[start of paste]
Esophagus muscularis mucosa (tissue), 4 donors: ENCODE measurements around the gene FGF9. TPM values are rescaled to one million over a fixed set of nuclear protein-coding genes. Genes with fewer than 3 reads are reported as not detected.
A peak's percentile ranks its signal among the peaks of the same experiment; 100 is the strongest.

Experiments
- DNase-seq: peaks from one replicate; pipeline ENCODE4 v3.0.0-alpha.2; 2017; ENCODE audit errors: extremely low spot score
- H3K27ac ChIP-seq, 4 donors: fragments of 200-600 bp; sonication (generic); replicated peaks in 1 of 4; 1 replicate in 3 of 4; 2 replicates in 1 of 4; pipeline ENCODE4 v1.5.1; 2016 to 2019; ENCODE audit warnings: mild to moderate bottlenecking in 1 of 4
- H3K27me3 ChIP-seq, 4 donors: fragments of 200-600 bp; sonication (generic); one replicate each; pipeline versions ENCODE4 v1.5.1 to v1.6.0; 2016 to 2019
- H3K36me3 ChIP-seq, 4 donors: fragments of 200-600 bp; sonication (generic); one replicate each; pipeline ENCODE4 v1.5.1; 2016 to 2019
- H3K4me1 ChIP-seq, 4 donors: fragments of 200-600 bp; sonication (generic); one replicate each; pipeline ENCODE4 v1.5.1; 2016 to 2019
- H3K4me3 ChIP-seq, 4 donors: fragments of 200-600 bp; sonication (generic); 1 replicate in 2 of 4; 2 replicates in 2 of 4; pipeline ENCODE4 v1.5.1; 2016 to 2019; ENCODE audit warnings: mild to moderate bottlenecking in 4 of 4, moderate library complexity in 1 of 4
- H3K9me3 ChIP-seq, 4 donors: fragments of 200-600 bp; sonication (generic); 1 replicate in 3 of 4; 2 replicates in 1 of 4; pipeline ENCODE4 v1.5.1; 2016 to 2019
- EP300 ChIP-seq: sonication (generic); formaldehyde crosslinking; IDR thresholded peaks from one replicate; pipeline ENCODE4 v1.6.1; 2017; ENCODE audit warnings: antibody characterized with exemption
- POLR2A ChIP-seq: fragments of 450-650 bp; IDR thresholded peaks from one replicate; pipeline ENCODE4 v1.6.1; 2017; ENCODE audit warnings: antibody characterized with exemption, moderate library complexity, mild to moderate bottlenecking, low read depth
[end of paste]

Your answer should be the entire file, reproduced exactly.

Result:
Esophagus muscularis mucosa (tissue), 4 donors: ENCODE measurements around the gene FGF9. TPM values are rescaled to one million over a fixed set of nuclear protein-coding genes. Genes with fewer than 3 reads are reported as not detected.
A peak's percentile ranks its signal among the peaks of the same experiment; 100 is the strongest.

Experiments
- DNase-seq: peaks from one replicate; pipeline ENCODE4 v3.0.0-alpha.2; 2017; ENCODE audit errors: extremely low spot score
- H3K27ac ChIP-seq, 4 donors: fragments of 200-600 bp; sonication (generic); replicated peaks in 1 of 4; 1 replicate in 3 of 4; 2 replicates in 1 of 4; pipeline ENCODE4 v1.5.1; 2016 to 2019; ENCODE audit warnings: mild to moderate bottlenecking in 1 of 4
- H3K27me3 ChIP-seq, 4 donors: fragments of 200-600 bp; sonication (generic); one replicate each; pipeline versions ENCODE4 v1.5.1 to v1.6.0; 2016 to 2019
- H3K36me3 ChIP-seq, 4 donors: fragments of 200-600 bp; sonication (generic); one replicate each; pipeline ENCODE4 v1.5.1; 2016 to 2019
- H3K4me1 ChIP-seq, 4 donors: fragments of 200-600 bp; sonication (generic); one replicate each; pipeline ENCODE4 v1.5.1; 2016 to 2019
- H3K4me3 ChIP-seq, 4 donors: fragments of 200-600 bp; sonication (generic); 1 replicate in 2 of 4; 2 replicates in 2 of 4; pipeline ENCODE4 v1.5.1; 2016 to 2019; ENCODE audit warnings: mild to moderate bottlenecking in 4 of 4, moderate library complexity in 1 of 4
- H3K9me3 ChIP-seq, 4 donors: fragments of 200-600 bp; sonication (generic); 1 replicate in 3 of 4; 2 replicates in 1 of 4; pipeline ENCODE4 v1.5.1; 2016 to 2019
- EP300 ChIP-seq: sonication (generic); formaldehyde crosslinking; IDR thresholded peaks from one replicate; pipeline ENCODE4 v1.6.1; 2017; ENCODE audit warnings: antibody characterized with exemption
- POLR2A ChIP-seq: fragments of 450-650 bp; IDR thresholded peaks from one replicate; pipeline ENCODE4 v1.6.1; 2017; ENCODE audit warnings: antibody characterized with exemption, moderate library complexity, mild to moderate bottlenecking, low read depth